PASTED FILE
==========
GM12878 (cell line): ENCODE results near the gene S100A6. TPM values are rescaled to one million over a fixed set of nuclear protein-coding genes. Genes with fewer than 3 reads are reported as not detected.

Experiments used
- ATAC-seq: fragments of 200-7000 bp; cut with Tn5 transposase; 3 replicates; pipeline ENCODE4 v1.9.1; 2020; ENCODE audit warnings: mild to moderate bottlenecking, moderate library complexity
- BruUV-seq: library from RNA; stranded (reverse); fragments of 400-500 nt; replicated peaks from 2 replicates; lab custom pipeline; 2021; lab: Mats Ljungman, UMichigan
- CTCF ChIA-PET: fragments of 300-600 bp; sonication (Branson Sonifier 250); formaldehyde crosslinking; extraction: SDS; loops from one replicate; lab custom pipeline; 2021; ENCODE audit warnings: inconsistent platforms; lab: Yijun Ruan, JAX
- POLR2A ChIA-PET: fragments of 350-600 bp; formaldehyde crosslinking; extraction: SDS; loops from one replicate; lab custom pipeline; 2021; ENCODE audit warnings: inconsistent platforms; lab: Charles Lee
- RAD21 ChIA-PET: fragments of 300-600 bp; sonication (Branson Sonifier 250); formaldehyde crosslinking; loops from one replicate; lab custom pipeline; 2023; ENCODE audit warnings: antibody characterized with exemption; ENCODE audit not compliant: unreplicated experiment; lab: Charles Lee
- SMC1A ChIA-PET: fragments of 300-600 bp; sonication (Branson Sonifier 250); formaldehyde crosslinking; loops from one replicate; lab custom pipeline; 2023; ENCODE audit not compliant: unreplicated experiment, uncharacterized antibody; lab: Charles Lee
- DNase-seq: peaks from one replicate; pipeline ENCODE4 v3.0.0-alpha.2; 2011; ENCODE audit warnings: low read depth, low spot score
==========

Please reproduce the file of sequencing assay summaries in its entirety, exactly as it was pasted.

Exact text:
GM12878 (cell line): ENCODE results near the gene S100A6. TPM values are rescaled to one million over a fixed set of nuclear protein-coding genes. Genes with fewer than 3 reads are reported as not detected.

Experiments used
- ATAC-seq: fragments of 200-7000 bp; cut with Tn5 transposase; 3 replicates; pipeline ENCODE4 v1.9.1; 2020; ENCODE audit warnings: mild to moderate bottlenecking, moderate library complexity
- BruUV-seq: library from RNA; stranded (reverse); fragments of 400-500 nt; replicated peaks from 2 replicates; lab custom pipeline; 2021; lab: Mats Ljungman, UMichigan
- CTCF ChIA-PET: fragments of 300-600 bp; sonication (Branson Sonifier 250); formaldehyde crosslinking; extraction: SDS; loops from one replicate; lab custom pipeline; 2021; ENCODE audit warnings: inconsistent platforms; lab: Yijun Ruan, JAX
- POLR2A ChIA-PET: fragments of 350-600 bp; formaldehyde crosslinking; extraction: SDS; loops from one replicate; lab custom pipeline; 2021; ENCODE audit warnings: inconsistent platforms; lab: Charles Lee
- RAD21 ChIA-PET: fragments of 300-600 bp; sonication (Branson Sonifier 250); formaldehyde crosslinking; loops from one replicate; lab custom pipeline; 2023; ENCODE audit warnings: antibody characterized with exemption; ENCODE audit not compliant: unreplicated experiment; lab: Charles Lee
- SMC1A ChIA-PET: fragments of 300-600 bp; sonication (Branson Sonifier 250); formaldehyde crosslinking; loops from one replicate; lab custom pipeline; 2023; ENCODE audit not compliant: unreplicated experiment, uncharacterized antibody; lab: Charles Lee
- DNase-seq: peaks from one replicate; pipeline ENCODE4 v3.0.0-alpha.2; 2011; ENCODE audit warnings: low read depth, low spot score